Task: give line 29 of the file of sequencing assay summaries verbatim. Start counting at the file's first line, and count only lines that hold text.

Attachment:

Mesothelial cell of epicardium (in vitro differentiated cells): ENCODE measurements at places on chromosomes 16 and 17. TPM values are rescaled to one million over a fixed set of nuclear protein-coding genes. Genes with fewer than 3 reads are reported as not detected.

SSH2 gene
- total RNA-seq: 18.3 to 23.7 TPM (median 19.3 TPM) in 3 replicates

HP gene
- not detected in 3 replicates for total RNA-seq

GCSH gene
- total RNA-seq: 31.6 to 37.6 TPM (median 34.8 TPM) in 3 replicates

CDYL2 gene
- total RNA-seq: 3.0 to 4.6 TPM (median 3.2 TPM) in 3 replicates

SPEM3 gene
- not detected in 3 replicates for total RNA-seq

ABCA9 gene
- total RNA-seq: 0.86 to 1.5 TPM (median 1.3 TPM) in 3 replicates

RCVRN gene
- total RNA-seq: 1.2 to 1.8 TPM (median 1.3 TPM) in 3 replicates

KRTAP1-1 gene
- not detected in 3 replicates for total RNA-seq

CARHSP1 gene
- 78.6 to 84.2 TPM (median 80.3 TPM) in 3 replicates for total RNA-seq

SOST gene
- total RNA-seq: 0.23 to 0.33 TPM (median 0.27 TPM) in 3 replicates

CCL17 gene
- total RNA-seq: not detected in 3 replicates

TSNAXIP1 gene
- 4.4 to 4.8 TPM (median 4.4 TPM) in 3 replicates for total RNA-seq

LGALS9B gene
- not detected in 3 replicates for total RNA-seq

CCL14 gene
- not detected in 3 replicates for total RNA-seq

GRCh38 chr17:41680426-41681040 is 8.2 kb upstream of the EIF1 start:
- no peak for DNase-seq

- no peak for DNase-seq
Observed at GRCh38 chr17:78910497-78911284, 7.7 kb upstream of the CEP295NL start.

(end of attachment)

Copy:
- not detected in 3 replicates for total RNA-seq